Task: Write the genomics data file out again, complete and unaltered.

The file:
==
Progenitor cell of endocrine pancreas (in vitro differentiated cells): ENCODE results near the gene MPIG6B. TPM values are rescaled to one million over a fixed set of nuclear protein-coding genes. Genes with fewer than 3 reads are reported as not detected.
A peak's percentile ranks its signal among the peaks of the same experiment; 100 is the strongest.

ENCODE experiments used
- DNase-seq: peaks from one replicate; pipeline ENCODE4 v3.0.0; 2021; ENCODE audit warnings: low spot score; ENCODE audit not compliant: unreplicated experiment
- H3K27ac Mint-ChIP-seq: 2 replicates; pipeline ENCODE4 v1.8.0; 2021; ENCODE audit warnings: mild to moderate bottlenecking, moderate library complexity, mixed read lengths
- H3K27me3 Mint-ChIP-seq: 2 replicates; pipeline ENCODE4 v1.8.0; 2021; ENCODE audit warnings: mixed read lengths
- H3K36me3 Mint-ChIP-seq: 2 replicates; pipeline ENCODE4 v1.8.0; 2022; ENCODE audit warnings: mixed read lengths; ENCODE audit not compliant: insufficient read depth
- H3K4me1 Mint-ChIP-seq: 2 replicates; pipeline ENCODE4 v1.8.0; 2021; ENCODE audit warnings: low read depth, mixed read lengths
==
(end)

Progenitor cell of endocrine pancreas (in vitro differentiated cells): ENCODE results near the gene MPIG6B. TPM values are rescaled to one million over a fixed set of nuclear protein-coding genes. Genes with fewer than 3 reads are reported as not detected.
A peak's percentile ranks its signal among the peaks of the same experiment; 100 is the strongest.

ENCODE experiments used
- DNase-seq: peaks from one replicate; pipeline ENCODE4 v3.0.0; 2021; ENCODE audit warnings: low spot score; ENCODE audit not compliant: unreplicated experiment
- H3K27ac Mint-ChIP-seq: 2 replicates; pipeline ENCODE4 v1.8.0; 2021; ENCODE audit warnings: mild to moderate bottlenecking, moderate library complexity, mixed read lengths
- H3K27me3 Mint-ChIP-seq: 2 replicates; pipeline ENCODE4 v1.8.0; 2021; ENCODE audit warnings: mixed read lengths
- H3K36me3 Mint-ChIP-seq: 2 replicates; pipeline ENCODE4 v1.8.0; 2022; ENCODE audit warnings: mixed read lengths; ENCODE audit not compliant: insufficient read depth
- H3K4me1 Mint-ChIP-seq: 2 replicates; pipeline ENCODE4 v1.8.0; 2021; ENCODE audit warnings: low read depth, mixed read lengths